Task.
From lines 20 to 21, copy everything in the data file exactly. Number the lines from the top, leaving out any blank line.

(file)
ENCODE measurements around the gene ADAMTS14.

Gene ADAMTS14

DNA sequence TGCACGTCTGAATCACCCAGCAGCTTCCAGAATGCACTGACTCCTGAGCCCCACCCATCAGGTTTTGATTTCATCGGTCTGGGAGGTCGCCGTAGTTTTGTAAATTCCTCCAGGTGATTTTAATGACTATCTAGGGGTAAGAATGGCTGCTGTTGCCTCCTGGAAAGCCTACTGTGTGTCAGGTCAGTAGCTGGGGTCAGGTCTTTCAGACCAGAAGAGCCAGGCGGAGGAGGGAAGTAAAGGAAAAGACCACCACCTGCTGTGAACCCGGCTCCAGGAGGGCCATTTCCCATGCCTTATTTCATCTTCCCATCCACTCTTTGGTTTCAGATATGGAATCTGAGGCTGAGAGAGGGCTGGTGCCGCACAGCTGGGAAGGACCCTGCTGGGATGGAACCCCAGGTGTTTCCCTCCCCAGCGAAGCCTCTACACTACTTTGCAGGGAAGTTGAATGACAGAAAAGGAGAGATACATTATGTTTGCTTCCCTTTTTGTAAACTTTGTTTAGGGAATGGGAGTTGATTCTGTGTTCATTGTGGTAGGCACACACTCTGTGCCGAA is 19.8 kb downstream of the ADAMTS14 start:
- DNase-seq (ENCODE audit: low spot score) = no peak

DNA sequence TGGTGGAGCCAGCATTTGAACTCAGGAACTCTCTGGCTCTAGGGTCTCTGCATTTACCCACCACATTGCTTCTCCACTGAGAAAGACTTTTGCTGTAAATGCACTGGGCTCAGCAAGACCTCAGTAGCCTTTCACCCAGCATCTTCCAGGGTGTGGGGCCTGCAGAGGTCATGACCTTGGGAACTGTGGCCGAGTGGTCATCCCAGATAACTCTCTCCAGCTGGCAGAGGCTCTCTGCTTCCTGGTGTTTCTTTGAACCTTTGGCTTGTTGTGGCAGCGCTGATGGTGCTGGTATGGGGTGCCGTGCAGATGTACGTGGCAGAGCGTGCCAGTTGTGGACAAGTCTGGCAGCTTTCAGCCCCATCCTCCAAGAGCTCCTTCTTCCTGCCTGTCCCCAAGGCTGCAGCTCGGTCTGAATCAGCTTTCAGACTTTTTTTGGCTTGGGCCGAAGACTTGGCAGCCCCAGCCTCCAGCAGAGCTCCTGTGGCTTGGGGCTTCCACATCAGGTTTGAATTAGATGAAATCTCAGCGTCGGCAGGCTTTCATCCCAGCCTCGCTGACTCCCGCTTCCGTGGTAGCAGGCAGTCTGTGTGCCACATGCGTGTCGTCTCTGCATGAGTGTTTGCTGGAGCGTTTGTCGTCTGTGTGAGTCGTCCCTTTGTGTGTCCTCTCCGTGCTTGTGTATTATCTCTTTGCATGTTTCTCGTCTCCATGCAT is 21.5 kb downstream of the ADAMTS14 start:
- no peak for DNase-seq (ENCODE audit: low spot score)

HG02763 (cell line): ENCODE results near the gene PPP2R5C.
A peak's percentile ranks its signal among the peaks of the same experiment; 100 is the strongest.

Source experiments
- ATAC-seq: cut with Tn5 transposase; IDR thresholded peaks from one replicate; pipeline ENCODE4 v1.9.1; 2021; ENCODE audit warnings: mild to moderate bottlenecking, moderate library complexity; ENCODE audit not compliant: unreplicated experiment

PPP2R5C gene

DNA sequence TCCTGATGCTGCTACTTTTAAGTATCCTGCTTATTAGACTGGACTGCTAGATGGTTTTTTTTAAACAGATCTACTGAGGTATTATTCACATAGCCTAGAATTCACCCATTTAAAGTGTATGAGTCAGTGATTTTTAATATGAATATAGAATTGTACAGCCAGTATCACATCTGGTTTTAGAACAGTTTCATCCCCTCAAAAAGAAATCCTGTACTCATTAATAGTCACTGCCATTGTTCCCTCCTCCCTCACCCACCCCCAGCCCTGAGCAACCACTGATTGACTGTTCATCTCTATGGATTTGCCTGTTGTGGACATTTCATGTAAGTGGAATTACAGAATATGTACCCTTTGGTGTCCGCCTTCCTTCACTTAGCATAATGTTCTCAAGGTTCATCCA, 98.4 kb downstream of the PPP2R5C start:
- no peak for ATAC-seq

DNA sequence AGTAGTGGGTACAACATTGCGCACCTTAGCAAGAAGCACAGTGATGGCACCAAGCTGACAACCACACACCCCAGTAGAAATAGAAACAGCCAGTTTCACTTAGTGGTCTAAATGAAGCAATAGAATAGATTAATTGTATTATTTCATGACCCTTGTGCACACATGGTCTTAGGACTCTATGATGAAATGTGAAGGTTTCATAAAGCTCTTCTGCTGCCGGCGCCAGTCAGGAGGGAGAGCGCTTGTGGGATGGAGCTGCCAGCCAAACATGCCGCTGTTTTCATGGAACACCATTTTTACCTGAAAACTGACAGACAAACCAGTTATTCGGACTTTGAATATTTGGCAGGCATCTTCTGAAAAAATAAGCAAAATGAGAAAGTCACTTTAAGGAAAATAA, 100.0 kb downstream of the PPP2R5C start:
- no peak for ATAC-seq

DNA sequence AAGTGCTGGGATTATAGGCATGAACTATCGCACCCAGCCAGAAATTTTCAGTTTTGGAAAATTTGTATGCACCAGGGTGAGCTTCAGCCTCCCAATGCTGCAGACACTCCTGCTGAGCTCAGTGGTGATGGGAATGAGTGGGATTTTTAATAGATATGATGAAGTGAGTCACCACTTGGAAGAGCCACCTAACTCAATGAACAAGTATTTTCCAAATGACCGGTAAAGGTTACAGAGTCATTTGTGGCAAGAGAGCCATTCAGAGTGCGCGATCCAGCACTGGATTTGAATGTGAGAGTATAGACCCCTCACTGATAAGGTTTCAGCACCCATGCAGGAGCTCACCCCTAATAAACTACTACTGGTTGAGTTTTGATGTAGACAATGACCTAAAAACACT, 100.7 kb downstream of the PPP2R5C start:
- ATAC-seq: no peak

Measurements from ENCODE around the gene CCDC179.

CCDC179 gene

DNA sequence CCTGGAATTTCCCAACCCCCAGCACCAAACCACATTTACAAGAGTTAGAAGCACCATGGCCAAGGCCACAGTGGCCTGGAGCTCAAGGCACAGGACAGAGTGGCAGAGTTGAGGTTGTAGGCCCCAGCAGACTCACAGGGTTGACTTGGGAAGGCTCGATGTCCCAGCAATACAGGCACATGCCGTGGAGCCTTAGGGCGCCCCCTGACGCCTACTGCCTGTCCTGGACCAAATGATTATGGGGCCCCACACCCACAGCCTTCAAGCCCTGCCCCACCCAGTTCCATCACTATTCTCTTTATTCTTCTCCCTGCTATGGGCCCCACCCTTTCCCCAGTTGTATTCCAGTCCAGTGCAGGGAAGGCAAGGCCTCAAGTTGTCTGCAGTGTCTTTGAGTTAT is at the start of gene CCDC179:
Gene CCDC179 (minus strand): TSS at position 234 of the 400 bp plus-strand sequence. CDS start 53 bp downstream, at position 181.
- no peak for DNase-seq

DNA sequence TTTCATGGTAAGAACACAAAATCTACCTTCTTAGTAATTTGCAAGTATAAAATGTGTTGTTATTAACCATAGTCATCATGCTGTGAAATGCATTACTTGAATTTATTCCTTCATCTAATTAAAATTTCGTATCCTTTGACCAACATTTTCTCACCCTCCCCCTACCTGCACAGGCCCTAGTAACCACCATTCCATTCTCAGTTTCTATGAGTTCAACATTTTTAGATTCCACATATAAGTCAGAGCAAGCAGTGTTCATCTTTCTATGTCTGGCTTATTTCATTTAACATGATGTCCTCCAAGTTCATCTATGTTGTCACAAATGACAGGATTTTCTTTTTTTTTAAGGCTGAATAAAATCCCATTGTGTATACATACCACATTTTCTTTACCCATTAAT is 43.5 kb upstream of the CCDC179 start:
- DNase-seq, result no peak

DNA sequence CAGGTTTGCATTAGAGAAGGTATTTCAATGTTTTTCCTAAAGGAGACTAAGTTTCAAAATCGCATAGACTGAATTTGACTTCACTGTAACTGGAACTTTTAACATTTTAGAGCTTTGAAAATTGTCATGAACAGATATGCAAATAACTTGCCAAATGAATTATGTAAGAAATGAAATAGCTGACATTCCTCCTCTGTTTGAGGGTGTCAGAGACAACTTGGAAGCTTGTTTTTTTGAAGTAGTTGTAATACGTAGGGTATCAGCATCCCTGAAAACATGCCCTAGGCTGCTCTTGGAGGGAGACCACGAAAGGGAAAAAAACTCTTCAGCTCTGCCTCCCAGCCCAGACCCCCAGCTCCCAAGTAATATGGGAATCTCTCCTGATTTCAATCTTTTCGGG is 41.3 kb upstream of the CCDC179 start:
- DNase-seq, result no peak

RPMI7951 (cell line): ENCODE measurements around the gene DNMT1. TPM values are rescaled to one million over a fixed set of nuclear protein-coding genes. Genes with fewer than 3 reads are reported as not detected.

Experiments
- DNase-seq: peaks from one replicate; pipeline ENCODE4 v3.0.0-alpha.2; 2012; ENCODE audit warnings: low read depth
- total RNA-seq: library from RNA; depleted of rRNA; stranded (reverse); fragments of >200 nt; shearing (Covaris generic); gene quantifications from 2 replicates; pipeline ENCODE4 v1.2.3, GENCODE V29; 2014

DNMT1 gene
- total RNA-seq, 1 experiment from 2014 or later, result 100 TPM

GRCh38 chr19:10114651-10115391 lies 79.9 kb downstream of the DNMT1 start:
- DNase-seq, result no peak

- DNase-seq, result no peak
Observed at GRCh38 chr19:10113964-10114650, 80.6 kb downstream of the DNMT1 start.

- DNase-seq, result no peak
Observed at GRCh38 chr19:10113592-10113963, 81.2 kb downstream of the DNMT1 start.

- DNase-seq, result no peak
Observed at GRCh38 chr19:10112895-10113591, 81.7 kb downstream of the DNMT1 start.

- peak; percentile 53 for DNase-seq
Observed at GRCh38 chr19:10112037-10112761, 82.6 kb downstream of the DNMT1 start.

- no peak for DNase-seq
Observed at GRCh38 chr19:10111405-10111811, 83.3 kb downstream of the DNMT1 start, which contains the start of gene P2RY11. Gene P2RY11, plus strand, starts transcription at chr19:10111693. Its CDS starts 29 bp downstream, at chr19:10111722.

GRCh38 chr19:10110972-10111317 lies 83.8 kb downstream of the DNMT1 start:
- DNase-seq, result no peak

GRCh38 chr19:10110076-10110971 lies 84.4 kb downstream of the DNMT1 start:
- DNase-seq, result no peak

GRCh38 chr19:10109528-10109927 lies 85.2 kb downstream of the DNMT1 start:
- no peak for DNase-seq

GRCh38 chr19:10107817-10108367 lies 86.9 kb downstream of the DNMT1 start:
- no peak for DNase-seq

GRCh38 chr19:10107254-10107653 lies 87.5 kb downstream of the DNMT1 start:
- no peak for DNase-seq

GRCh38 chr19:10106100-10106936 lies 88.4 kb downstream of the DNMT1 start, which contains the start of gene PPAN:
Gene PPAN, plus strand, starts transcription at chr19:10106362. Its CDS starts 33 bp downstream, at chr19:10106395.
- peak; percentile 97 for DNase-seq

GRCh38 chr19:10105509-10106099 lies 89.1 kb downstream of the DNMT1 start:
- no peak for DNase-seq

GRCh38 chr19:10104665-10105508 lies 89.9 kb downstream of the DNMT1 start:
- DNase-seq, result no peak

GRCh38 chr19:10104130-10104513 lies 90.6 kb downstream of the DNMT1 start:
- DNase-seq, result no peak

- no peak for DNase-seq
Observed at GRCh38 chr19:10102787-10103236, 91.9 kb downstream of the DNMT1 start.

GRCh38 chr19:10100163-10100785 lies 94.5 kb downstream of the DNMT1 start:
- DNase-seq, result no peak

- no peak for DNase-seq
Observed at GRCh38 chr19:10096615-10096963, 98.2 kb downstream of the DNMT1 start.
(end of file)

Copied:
DNA sequence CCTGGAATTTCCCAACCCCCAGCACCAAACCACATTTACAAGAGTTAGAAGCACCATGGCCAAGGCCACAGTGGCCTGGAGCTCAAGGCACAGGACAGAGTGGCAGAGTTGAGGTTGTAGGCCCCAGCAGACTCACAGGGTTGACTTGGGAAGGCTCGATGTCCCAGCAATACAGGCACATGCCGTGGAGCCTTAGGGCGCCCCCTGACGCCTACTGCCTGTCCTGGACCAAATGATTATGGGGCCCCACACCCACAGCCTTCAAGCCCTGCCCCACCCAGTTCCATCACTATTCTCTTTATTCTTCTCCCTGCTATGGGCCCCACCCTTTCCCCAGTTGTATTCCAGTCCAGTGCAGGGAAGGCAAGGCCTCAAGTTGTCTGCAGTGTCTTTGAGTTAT is at the start of gene CCDC179:
Gene CCDC179 (minus strand): TSS at position 234 of the 400 bp plus-strand sequence. CDS start 53 bp downstream, at position 181.